Revised regulations will make it easier for Tyler food trucks to operate

TYLER - The board of directors for Northeast Texas Public Health District approved amendments to regulations for food trucks Wednesday that will make it easier for food trucks to operate in Tyler and throughout Smith County.

The amendments, which will take effect Oct. 17, will make local food truck regulations comparable to surrounding big cities and jurisdictions, a Tyler city official and a property owner who wants to develop a food truck park said.

The board’s action followed nearly two years of efforts by the city of Tyler to bring food trucks into the city, a move that was hampered by NET Health District regulations.

Discussions on how to resolve the issue have been underway between the city of Tyler staff, restaurateurs and members of the food truck industry that resulted in the proposed amendments presented to the NET Health District board Wednesday.

After the board’s unanimous vote adopting the revised standards, Kyle Kingma, city planning manager, said: “We are happy with the changes. Net Health has responded appropriately to issues that were brought up.”

Saying the city had concerns with the way the district regulations are currently written, Kingma said in pushing the issue, the city wanted to bring an atmosphere into Tyler in a way that preserves public health and in which food trucks would be able to operate.

“Our primary purpose for going through this process was to make sure the health rules as they apply to food trucks are simplified and clarified so that we have a level playing field with other jurisdictions, other health departments and cities that regulate food trucks,” Kingma said.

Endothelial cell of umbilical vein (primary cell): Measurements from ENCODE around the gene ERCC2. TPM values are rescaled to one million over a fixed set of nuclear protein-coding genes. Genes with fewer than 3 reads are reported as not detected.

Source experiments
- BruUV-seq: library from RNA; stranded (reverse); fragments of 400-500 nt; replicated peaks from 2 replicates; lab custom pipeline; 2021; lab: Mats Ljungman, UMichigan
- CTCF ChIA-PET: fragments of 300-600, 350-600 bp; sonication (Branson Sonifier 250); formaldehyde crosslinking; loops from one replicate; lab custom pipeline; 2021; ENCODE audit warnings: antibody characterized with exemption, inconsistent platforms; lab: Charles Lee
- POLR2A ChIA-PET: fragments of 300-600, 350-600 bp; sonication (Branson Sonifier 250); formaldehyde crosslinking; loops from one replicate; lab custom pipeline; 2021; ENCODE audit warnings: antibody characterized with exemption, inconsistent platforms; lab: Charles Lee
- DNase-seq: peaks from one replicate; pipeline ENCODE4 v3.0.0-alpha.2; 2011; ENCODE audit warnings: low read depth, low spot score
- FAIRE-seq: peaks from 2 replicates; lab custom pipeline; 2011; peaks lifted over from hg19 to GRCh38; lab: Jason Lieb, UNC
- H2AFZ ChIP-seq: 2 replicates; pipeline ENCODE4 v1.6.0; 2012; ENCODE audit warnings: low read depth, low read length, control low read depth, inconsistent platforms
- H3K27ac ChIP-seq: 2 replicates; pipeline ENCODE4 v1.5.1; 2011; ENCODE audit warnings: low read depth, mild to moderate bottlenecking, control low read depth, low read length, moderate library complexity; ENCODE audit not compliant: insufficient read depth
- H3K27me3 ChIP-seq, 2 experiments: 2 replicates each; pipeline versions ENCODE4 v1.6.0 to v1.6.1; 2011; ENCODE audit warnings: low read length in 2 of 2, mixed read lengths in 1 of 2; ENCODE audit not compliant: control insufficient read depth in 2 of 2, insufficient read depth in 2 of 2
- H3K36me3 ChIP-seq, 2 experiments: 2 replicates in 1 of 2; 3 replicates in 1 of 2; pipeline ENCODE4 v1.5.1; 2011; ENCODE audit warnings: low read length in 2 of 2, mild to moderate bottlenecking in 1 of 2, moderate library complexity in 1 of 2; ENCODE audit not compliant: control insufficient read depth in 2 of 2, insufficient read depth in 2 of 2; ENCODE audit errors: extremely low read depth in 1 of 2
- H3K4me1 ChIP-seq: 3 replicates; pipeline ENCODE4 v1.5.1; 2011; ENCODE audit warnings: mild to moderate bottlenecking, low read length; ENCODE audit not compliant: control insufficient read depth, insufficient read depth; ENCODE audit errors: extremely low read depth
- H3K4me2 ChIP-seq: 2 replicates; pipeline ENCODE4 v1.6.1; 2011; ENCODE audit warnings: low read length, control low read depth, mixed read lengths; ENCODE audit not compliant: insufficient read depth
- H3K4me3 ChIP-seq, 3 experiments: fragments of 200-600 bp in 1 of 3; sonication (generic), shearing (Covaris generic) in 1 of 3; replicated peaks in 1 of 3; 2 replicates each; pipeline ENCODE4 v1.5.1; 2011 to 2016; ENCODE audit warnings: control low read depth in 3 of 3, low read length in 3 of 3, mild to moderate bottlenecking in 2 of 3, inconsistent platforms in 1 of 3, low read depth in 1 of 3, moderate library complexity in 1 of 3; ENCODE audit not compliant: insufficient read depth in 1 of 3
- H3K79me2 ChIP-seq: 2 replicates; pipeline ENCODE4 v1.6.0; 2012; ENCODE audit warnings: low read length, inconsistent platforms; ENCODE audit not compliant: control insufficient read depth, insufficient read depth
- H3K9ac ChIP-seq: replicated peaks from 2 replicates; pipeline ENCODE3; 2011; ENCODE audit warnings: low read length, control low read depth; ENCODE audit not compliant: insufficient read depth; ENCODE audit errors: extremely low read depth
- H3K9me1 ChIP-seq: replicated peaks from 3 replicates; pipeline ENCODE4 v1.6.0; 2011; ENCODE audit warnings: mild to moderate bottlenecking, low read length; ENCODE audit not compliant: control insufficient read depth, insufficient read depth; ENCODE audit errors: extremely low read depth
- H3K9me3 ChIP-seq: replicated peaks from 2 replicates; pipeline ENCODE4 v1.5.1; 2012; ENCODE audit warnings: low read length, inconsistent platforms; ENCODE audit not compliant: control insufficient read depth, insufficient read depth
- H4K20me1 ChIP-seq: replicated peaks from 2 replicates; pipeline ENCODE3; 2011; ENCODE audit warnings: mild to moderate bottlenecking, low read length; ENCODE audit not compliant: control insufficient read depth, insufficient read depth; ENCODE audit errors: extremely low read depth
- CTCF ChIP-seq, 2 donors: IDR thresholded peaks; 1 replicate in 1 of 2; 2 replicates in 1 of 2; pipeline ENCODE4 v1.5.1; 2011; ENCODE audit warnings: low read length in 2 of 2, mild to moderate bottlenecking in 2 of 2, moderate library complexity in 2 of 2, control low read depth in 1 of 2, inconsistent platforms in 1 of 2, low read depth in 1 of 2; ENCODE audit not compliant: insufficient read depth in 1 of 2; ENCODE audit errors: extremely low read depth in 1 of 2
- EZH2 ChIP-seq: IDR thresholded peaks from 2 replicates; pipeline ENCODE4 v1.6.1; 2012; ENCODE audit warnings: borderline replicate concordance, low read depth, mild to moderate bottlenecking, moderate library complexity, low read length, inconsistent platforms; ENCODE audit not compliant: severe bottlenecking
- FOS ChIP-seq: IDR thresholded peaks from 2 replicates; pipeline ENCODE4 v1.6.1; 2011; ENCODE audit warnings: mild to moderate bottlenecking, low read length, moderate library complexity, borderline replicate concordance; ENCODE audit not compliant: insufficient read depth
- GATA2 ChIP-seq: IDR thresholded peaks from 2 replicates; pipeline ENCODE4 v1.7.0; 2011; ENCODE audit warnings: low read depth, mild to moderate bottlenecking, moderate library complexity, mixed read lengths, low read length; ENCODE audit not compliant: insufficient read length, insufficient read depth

Carlo D’Angelo, who wants to develop Tyler Food Truck Park, said, “I think it (the amended regulations) is tremendous.”

He added, “Thanks to the efforts of the city of Tyler, the committee that was formed to look into these standards and NET Health, we’ve come out of this with standards that are more in keeping with standards of surrounding jurisdictions and cities and standards that will now, I hope, open the door for more entrepreneurs who want to start food trucks to feel that they can do so in Tyler and be competitive.”

D’Angelo said he had noticed there were no food trucks in this market and after an exhaustive review of the standards, he came to the conclusion that the standards were much stricter than they needed to be and much stricter than surrounding cities.

With the new regulations soon to be in effect, D’Angelo urged anyone interested in starting a food truck to look at the new standards when they are posted Oct. 17 and contact him on the Tyler Food Truck Park Facebook page because he is seeking tenants for the park.

Now vacant except for a sign, the park is at 404 East Elm Street, between Broadway Avenue and Beckham Street.

The amended regulations, Kingma said, are more focused on food safety as it relates to food trucks where before there was language that was a extra relating to physical structure of food trucks.

“What we’ve done is put the onus (for) the electrical components and plumbing components onto the operator and not on the heath department to check. I think that makes everything easiter, makes it a quicker review process,” Kingma said.